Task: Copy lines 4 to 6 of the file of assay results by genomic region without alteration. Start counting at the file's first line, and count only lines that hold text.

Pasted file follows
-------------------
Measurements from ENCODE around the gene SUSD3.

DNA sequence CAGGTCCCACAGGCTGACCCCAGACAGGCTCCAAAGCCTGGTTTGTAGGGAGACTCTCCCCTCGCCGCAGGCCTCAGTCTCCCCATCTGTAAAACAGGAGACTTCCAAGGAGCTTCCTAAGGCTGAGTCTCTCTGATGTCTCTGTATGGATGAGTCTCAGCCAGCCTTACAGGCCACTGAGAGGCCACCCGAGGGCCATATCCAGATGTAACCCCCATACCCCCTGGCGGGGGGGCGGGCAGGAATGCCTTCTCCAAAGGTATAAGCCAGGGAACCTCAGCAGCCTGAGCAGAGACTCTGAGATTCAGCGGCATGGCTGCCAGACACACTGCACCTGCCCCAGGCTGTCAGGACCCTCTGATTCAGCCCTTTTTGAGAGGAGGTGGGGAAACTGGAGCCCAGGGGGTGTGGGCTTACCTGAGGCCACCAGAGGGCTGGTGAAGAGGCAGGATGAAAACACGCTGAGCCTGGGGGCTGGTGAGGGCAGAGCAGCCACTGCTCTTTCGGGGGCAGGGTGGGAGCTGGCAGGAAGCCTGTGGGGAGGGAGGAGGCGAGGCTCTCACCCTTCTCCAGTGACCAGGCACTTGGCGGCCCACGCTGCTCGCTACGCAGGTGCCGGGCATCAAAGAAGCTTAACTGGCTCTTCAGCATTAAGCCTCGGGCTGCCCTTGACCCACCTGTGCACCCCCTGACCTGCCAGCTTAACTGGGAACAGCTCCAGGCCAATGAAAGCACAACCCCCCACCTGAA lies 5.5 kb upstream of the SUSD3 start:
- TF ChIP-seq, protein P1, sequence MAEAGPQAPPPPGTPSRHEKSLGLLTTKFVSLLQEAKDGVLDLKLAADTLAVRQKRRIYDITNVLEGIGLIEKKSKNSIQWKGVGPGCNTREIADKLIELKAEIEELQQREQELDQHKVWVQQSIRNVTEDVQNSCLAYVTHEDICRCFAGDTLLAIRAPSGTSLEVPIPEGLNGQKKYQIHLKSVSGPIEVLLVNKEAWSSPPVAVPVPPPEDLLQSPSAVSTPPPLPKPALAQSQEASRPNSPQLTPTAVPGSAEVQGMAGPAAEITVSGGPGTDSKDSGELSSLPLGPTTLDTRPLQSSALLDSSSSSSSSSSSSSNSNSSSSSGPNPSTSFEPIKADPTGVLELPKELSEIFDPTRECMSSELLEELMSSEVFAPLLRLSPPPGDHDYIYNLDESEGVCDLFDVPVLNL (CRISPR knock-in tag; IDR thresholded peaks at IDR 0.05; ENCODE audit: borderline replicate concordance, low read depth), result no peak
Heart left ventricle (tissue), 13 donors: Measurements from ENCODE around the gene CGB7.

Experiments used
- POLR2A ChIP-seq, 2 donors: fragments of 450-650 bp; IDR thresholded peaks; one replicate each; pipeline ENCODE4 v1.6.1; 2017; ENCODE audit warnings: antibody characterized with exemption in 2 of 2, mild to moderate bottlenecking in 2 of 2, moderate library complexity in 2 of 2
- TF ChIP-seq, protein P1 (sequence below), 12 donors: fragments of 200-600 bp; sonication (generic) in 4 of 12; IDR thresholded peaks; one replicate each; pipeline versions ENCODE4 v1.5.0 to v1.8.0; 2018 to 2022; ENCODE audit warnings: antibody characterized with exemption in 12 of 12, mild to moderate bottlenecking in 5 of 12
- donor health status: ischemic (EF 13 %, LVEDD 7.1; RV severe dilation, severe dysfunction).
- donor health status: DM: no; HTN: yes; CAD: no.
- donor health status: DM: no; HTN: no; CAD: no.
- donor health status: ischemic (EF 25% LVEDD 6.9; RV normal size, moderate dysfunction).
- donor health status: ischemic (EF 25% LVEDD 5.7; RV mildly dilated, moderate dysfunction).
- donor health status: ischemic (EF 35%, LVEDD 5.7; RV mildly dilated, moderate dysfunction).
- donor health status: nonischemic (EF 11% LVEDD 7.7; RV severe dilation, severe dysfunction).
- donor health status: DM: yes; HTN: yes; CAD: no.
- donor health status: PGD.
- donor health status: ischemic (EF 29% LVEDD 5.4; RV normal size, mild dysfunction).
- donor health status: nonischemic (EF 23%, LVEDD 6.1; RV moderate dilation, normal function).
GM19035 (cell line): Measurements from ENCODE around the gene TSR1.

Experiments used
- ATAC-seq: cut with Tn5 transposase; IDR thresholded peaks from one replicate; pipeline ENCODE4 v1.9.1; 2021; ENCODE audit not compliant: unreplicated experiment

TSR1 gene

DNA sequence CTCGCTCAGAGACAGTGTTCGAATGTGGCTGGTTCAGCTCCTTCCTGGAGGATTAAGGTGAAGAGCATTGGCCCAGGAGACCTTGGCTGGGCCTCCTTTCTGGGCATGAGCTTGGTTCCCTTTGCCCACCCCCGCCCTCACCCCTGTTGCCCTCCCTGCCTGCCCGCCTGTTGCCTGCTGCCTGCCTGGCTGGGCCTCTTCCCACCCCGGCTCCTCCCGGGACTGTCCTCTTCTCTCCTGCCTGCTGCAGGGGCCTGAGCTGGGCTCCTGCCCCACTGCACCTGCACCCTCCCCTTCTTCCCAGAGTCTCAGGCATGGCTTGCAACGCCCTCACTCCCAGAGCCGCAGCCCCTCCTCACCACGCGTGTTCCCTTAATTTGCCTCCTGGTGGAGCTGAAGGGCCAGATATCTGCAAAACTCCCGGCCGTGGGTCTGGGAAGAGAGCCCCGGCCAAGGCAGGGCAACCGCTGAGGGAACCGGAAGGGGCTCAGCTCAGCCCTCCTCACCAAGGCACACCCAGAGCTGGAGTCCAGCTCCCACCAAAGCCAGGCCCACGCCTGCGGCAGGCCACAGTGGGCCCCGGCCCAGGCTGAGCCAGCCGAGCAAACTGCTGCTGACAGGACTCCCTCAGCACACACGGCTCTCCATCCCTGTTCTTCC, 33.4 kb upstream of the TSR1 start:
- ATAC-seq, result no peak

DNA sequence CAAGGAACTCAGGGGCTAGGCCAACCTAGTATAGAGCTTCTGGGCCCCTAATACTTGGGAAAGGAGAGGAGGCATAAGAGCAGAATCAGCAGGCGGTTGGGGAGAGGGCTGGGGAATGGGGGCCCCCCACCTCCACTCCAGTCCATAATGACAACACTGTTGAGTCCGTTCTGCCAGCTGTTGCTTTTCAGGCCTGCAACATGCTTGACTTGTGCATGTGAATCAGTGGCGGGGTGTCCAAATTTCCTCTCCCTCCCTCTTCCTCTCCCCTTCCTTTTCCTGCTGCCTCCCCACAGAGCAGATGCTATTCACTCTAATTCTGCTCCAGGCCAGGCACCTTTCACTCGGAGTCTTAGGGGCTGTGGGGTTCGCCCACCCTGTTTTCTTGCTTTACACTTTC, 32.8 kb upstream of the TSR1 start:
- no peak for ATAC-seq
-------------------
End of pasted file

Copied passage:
Heart left ventricle (tissue), 13 donors: Measurements from ENCODE around the gene CGB7.

Experiments used
- POLR2A ChIP-seq, 2 donors: fragments of 450-650 bp; IDR thresholded peaks; one replicate each; pipeline ENCODE4 v1.6.1; 2017; ENCODE audit warnings: antibody characterized with exemption in 2 of 2, mild to moderate bottlenecking in 2 of 2, moderate library complexity in 2 of 2